Please use this identifier to cite or link to this item: https://hdl.handle.net/10356/143473
Title: Integrating disparate occurrence reports to map data-poor species ranges and occupancy : a case study of the Vulnerable bearded pig Sus barbatus
Authors: Ke, Alison
Luskin, Matthew Scott
Keywords: Engineering::Environmental engineering
Issue Date: 2017
Source: Ke, A., & Luskin, M. S. (2019). Integrating disparate occurrence reports to map data-poor species ranges and occupancy : a case study of the Vulnerable bearded pig Sus barbatus. Oryx, 53(2), 377-387. doi:10.1017/s0030605317000382
Journal: ORYX
Abstract: Monitoring species ranges and suitable and occupied habitat are core components of biogeography, ecology and conservation biology, but it is difficult to do for rare, cryptic, wide-ranging, migratory or nomadic species. We present a transparent and objective process to combine multiple types of locality data (peer-reviewed and grey literature, museum collections, camera-trap inventories, and citizen science reports). We illustrate the advantages of this pooled approach by assessing change in range and patch occupancy for a data-poor and threatened nomadic keystone species, the bearded pig Sus barbatus, in Borneo, Sumatra and Peninsular Malaysia. We used a collated set of all occurrence observations (n = 240) to create minimum convex polygons for forested habitats for two time periods. We evaluated confidence that a patch was truly occupied by the overlap among data types. We found that 62% of the forest habitat of the Sumatran bearded pig S. barbatus oi was lost during 1990–2010 and that its range contracted by 76%; the Bornean bearded pig S. barbatus barbatus lost 23 and 24% of its forest habitat and range, respectively, and in Peninsular Malaysia the 93% range collapse of this subspecies during 1985–2010 is more severe than the 33% habitat loss alone would suggest. We conclude that integrating data types can improve mapping of the ranges of many data-poor species.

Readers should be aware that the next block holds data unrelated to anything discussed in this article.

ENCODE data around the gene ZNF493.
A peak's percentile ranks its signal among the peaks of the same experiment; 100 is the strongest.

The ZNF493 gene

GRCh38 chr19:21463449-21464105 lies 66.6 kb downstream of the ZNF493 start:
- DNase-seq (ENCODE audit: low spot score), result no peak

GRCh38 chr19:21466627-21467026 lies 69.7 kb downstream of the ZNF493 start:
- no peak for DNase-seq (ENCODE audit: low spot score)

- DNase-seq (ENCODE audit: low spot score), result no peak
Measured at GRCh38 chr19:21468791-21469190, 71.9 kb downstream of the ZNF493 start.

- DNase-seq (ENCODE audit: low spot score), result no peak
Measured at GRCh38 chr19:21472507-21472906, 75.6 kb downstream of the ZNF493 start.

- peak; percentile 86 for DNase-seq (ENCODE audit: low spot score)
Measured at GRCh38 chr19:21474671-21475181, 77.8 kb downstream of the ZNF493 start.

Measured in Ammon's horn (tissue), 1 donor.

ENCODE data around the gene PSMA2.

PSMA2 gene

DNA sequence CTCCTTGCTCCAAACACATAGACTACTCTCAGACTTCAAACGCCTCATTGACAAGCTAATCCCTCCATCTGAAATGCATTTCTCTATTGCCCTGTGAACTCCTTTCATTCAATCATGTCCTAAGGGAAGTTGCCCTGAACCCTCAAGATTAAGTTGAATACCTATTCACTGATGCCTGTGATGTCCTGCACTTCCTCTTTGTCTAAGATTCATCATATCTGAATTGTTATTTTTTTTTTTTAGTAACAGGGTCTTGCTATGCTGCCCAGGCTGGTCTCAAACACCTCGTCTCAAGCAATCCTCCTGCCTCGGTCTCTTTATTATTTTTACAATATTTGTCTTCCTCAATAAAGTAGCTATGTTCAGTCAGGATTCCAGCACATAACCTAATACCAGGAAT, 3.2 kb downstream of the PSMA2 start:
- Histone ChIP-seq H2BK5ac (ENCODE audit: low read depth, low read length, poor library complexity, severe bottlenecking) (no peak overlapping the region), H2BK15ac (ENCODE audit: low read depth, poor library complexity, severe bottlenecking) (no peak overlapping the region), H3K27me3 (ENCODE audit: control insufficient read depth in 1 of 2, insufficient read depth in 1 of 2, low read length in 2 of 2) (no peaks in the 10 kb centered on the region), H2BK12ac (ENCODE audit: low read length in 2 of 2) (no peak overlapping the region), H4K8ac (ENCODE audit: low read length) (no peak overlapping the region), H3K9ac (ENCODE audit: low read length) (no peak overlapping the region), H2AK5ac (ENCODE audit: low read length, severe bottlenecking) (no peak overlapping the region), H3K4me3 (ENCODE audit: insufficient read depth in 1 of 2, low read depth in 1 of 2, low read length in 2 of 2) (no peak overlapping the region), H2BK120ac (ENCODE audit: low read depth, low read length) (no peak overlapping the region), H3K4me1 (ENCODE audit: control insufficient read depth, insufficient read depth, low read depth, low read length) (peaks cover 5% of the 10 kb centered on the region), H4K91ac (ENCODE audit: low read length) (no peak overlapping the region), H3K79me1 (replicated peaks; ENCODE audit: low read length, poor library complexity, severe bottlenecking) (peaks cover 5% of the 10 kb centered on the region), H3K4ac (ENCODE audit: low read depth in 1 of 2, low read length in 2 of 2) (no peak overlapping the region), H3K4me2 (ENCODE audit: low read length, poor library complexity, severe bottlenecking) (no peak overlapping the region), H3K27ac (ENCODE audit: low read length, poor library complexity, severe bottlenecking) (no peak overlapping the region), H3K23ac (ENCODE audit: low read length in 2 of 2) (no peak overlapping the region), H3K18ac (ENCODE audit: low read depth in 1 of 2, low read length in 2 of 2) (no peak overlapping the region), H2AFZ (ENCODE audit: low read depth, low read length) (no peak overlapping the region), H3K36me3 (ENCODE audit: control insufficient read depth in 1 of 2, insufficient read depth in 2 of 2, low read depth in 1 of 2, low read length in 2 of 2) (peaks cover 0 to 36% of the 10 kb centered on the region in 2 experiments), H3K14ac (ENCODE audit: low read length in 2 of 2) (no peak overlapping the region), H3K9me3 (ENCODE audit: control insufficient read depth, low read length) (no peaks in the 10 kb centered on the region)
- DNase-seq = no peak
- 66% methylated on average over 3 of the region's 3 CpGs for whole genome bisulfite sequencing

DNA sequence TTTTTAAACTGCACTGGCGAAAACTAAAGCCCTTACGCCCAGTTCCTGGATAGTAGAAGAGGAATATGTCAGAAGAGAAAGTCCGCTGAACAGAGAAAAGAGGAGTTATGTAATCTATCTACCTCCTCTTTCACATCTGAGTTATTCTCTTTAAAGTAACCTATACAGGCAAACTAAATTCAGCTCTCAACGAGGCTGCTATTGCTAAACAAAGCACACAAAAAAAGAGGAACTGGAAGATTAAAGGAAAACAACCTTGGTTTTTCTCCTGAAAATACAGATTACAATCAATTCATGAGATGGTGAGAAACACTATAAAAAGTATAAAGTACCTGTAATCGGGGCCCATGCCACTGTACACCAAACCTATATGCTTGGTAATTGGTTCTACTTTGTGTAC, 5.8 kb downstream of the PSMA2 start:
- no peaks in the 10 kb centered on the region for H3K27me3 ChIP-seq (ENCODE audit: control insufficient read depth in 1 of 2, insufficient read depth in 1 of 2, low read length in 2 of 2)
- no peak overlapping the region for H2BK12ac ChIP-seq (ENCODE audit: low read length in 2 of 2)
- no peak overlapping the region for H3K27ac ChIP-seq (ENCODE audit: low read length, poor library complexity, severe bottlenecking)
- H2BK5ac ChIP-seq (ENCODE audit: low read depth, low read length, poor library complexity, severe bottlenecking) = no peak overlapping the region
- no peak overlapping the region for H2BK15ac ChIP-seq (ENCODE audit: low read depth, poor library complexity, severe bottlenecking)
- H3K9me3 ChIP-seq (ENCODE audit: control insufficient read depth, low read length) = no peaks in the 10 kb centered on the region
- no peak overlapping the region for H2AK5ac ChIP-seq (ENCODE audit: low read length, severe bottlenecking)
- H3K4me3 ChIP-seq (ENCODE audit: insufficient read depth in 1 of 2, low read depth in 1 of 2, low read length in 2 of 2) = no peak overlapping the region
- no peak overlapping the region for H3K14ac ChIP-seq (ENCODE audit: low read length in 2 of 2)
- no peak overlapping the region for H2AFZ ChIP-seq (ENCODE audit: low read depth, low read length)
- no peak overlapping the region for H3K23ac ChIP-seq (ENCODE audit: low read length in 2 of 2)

URI: https://hdl.handle.net/10356/143473
ISSN: 0030-6053
DOI: 10.1017/S0030605317000382
Rights: © 2017 Fauna & Flora International. All rights reserved. This paper was published by Cambridge University Press in ORYX and is made available with permission of Fauna & Flora International.
Fulltext Permission: open
Fulltext Availability: With Fulltext
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